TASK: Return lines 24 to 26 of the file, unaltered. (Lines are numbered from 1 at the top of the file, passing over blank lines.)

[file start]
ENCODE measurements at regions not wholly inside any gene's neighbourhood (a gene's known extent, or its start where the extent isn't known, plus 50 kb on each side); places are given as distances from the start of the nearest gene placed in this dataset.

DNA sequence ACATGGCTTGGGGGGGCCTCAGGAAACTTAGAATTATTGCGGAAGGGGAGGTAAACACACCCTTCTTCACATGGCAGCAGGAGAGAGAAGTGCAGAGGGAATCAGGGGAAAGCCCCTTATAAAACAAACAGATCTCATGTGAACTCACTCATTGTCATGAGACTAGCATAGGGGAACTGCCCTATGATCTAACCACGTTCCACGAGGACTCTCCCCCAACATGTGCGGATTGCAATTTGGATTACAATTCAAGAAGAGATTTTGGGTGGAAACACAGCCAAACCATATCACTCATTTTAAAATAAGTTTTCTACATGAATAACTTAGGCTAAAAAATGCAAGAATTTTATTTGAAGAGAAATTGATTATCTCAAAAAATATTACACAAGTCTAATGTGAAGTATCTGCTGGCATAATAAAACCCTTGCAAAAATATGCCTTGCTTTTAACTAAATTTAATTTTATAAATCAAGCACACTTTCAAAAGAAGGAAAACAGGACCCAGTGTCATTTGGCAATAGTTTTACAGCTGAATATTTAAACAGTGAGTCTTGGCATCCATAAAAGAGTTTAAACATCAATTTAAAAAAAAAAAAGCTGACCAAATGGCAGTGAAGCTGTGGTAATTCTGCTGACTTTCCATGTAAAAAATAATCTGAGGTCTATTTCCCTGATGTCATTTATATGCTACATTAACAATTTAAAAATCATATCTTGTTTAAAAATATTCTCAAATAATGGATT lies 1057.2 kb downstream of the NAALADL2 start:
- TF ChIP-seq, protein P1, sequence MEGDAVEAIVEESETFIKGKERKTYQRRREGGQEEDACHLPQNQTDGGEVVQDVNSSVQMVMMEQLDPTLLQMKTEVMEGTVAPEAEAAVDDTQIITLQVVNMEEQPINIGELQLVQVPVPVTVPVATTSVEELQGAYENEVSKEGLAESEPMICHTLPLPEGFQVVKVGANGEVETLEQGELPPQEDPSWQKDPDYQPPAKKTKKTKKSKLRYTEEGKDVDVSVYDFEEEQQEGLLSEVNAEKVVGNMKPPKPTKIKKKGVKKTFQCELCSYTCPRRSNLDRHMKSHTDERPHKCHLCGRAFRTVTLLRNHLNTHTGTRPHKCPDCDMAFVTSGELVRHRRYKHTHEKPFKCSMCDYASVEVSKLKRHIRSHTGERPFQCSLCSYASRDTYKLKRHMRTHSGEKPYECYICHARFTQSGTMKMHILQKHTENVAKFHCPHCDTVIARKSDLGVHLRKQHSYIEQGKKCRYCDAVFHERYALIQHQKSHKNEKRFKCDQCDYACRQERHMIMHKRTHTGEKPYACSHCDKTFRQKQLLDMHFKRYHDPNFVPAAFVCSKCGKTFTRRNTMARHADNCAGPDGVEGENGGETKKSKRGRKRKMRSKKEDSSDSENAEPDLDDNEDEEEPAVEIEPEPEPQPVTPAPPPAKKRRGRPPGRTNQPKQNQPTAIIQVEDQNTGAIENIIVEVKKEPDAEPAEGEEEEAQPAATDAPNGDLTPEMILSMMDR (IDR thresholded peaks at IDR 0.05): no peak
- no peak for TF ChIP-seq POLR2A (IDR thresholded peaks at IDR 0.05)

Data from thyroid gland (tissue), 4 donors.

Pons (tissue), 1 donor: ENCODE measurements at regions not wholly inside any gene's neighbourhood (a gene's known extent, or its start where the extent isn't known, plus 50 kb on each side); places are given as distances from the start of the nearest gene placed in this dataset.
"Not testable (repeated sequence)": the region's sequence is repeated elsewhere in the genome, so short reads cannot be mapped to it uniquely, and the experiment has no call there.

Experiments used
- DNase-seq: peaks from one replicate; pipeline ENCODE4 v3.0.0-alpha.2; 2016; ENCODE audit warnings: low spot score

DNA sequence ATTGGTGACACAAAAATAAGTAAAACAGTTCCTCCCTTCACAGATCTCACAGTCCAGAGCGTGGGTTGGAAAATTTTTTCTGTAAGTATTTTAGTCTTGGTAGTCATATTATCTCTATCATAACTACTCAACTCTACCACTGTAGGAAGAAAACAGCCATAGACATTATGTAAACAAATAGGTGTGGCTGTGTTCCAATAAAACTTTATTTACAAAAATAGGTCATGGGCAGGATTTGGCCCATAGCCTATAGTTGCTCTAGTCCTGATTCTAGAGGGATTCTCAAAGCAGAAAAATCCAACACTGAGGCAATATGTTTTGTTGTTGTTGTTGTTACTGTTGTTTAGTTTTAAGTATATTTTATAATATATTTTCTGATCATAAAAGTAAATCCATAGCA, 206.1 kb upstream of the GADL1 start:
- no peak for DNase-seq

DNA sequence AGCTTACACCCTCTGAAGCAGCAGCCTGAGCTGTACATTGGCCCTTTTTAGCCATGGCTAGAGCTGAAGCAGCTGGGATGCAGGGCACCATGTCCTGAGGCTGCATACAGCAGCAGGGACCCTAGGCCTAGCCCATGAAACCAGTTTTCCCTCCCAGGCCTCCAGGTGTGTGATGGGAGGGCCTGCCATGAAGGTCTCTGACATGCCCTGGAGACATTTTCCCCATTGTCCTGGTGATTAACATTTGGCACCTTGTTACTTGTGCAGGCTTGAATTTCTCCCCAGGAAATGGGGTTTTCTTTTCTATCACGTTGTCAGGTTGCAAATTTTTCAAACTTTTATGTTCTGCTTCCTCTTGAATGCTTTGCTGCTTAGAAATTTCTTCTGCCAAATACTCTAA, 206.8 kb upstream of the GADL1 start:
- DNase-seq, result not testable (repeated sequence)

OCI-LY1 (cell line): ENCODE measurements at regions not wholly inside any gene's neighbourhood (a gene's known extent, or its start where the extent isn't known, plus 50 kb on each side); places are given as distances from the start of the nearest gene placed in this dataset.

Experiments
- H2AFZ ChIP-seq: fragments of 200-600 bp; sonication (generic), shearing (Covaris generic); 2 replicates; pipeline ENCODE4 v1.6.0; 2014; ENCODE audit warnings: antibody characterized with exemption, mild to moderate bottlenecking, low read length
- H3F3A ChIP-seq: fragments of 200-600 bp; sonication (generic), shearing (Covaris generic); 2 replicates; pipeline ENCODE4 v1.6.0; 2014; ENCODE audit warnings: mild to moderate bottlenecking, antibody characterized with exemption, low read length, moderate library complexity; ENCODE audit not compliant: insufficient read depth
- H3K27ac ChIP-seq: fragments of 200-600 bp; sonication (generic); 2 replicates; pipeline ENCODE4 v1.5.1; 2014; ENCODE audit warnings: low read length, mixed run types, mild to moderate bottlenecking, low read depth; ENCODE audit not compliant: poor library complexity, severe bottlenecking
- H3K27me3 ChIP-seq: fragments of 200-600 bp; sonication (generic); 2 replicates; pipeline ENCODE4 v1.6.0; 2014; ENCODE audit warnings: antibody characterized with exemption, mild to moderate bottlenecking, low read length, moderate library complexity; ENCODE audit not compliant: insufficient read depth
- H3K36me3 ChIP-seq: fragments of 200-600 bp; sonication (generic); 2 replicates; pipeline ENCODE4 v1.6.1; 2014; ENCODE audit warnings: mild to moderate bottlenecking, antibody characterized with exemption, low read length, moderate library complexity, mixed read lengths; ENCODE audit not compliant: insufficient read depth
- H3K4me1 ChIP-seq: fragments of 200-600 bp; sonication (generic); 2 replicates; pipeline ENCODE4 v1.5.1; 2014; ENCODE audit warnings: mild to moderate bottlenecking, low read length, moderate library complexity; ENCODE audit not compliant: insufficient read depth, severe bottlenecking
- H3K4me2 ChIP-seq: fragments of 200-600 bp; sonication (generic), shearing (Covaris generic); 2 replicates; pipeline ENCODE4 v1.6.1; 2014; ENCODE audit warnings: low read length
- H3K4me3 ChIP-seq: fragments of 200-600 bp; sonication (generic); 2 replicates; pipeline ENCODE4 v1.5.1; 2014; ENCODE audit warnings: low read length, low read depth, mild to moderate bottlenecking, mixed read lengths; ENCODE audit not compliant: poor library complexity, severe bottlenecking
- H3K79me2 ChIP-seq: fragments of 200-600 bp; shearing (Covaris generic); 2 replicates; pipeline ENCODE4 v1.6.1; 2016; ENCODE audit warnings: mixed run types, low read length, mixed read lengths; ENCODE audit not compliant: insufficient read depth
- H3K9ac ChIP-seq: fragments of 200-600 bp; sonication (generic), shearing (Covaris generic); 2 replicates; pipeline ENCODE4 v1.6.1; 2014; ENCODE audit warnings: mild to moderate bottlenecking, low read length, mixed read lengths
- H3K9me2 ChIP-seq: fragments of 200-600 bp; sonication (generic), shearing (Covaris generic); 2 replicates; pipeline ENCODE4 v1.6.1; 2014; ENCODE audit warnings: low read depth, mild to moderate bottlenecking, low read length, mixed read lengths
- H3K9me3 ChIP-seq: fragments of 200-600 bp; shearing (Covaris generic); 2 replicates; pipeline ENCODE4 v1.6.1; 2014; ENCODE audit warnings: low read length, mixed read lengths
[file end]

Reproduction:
- H3K79me2 ChIP-seq: fragments of 200-600 bp; shearing (Covaris generic); 2 replicates; pipeline ENCODE4 v1.6.1; 2016; ENCODE audit warnings: mixed run types, low read length, mixed read lengths; ENCODE audit not compliant: insufficient read depth
- H3K9ac ChIP-seq: fragments of 200-600 bp; sonication (generic), shearing (Covaris generic); 2 replicates; pipeline ENCODE4 v1.6.1; 2014; ENCODE audit warnings: mild to moderate bottlenecking, low read length, mixed read lengths
- H3K9me2 ChIP-seq: fragments of 200-600 bp; sonication (generic), shearing (Covaris generic); 2 replicates; pipeline ENCODE4 v1.6.1; 2014; ENCODE audit warnings: low read depth, mild to moderate bottlenecking, low read length, mixed read lengths